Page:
Bill would ban firefighting foam containing 'forever chemicals'

The Alaska Legislature has passed a bill requiring an end to the use of firefighting foams containing substances known as “forever chemicals” — called that because of their resistance to any natural degradation.

Per- and polyfluoroalkyl substances, or PFAS, have been commonly used at airports for their effectiveness in smothering burning fuel.

The PFAS bill requires a switch to alternative firefighting foams by Jan. 1. The bill goes to the governor for his signature or veto.

The measure won approval on the last day of the regular legislative session May 17 after a Senate PFAS bill was combined with a separate House bill aimed at phasing out different types of environmentally damaging compounds, hydrofluorocarbons, which are commonly used as refrigerants.

The combined measure, House Bill 51, ensures that building codes around the state allow the use of hydrofluorocarbons alternatives.

PFAS compounds have been used in a wide variety of commercial and industrial products, including cookware, textiles, packaging, engine lubricants and personal-care products like dental floss. Introduced in the 1950s for their powerful fire resistance, the compounds are now commonplace in the environment. Studies have shown that they are detectable in the bodies of most Americans, though levels have dropped significantly in recent years as PFAS manufacturing and use has declined, according to the federal Agency for Toxic Substances and Disease Registry.

In Alaska, as in many other places in the world, the most direct source of PFAS contamination in the soil and water comes from firefighting foams used at airports. Drinking water sources at some sites have been contaminated by airport use of PFAS.

Gustavus is a dramatic case. There, high levels of PFAS substances were found in well water, and the state embarked on a multiyear response and distribution of bottled water to residents.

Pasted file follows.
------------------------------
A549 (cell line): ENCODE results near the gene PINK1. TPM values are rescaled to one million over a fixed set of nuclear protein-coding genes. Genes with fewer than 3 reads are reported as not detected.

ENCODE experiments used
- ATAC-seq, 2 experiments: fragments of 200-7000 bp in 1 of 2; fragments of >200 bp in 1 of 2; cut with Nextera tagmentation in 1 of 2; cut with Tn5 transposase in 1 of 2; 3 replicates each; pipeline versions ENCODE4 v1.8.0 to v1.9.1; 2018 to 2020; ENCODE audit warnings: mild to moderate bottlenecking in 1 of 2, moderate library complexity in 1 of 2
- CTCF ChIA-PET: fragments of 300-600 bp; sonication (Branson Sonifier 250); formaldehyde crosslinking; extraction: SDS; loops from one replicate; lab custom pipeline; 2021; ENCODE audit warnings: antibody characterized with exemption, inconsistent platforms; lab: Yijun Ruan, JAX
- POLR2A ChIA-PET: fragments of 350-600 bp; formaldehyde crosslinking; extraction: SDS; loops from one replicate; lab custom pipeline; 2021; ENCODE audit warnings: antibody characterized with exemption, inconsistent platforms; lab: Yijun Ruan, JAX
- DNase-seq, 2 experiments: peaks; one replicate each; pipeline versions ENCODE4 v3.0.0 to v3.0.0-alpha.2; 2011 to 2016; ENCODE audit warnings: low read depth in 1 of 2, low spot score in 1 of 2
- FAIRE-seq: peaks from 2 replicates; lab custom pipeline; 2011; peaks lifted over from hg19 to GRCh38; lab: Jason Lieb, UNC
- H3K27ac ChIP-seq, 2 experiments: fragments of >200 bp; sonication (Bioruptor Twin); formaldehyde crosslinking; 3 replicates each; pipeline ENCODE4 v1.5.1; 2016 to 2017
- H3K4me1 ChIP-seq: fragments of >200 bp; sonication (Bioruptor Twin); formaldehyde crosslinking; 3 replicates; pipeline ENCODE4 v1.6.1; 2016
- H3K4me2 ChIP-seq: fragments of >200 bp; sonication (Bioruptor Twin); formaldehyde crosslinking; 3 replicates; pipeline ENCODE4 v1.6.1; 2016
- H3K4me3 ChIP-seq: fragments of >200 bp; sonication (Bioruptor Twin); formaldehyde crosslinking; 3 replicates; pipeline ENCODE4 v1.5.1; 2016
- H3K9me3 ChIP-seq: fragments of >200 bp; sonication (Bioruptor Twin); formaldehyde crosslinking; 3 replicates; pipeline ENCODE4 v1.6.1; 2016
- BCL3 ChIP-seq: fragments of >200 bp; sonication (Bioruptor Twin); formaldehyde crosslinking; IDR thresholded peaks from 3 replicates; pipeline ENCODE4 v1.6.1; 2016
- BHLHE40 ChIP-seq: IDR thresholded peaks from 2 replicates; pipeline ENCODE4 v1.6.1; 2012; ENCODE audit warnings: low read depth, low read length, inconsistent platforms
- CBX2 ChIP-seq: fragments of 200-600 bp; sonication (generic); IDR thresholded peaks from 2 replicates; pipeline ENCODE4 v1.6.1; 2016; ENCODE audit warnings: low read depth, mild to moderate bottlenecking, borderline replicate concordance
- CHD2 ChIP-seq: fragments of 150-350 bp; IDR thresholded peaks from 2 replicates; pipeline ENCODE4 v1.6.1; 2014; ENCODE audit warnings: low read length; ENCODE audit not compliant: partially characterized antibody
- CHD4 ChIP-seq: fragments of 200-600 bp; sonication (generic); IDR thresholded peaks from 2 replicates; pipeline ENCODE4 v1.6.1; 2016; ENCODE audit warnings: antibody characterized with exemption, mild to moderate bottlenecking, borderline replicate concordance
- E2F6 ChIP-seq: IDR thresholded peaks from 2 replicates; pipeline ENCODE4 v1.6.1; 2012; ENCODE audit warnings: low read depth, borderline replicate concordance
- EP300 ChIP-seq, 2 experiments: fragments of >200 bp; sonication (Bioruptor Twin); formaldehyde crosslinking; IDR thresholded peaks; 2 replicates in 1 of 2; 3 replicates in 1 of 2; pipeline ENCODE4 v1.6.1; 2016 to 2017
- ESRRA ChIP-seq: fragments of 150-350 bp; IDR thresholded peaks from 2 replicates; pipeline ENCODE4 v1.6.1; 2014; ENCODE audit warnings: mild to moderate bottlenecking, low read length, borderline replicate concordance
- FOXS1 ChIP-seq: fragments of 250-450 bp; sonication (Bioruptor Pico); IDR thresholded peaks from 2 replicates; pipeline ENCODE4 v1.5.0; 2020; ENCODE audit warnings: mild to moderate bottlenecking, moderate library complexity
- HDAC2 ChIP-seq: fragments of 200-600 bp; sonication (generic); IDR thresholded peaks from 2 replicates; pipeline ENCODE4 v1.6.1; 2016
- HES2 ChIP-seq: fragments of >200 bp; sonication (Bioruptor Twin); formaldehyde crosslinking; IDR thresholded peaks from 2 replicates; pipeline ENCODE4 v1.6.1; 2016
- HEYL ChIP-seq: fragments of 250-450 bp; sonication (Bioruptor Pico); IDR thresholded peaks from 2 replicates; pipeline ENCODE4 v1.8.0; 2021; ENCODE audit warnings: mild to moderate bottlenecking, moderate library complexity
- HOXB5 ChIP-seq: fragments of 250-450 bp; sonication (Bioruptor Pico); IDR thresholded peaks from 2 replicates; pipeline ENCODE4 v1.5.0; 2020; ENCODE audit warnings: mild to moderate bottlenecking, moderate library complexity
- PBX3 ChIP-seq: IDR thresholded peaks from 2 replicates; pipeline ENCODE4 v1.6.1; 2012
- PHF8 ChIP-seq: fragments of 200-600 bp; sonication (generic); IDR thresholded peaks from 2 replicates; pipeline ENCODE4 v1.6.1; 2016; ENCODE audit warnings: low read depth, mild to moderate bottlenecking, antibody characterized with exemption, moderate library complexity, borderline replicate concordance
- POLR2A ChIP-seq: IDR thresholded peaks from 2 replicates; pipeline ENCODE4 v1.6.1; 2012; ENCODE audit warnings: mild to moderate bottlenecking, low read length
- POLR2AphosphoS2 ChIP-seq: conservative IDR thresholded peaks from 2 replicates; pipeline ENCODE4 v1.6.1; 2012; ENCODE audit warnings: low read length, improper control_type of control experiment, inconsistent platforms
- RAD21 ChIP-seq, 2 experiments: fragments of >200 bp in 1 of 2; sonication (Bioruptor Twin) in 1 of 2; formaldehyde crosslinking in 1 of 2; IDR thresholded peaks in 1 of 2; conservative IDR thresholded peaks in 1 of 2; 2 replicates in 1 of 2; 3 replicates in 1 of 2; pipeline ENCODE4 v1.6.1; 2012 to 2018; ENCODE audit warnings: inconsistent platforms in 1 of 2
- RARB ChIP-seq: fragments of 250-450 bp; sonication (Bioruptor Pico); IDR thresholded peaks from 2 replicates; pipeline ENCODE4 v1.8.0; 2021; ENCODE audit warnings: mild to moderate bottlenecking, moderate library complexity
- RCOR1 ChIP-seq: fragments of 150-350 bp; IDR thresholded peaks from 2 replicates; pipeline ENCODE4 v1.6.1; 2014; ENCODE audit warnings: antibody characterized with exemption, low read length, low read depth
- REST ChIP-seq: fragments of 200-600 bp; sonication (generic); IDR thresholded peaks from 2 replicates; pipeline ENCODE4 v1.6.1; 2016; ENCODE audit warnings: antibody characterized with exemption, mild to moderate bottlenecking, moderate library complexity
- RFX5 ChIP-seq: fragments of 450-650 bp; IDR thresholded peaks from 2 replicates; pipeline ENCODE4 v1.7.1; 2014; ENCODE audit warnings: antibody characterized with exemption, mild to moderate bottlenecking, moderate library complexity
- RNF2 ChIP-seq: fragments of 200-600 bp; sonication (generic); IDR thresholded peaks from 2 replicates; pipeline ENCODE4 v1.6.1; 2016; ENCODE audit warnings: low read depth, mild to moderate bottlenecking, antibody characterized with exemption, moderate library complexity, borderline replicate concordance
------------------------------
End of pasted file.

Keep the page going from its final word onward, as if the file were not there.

High levels of contamination also have been found around the Fairbanks airport.

That was the reason for zeroing in on firefighting foams, said PFAS-bill sponsor Juneau Sen. Jesse Kiehl.

“This isn’t a cleanup bill. This is a no-new-spills bill,” he said. Kiehl has been working for five years on legislation to regulate PFAS.

There are an estimated 5,280 gallons of the firefighting foam at the state’s smaller, rural airports. The Department of Transportation also owns roughly 35,000 gallons of the foam stored at 15 larger airports, including all of the jet-capable state airports in Southeast, according to Kiehl’s office.

The senator said he believes cleanup issues will be addressed by the first-ever nationwide standards that the U.S. Environmental Protection Agency is expected to enact this year.

The state is looking for a non-PFAS firefighting foam for airport use, but is “in a holding pattern until new federal regulations on the subject are adopted,” Transportation Department spokesman Sam Dapcevich said last week.

The department, which owns and maintains the Wrangell airport, has a supply of the firefighting chemical at the airport for use in emergencies, Dapcevich said.

Other states have gone further with PFAS controls. Nearly a dozen states have banned food packaging containing the chemicals , for example, and California requires notices about cookware containing some of them.

The phaseout of hydrofluorocarbons as refrigerants is likewise seen as good for the environment by scientists and climate activists. HFCs are extremely potent greenhouse gases, thousands of times as powerful as carbon dioxide, though shorter lived.

House Bill 51 was notably supported by the heating, ventilation and air conditioning industry.

The Sentinel contributed reporting to this story. The Alaska Beacon is an independent, donor-funded news organization.


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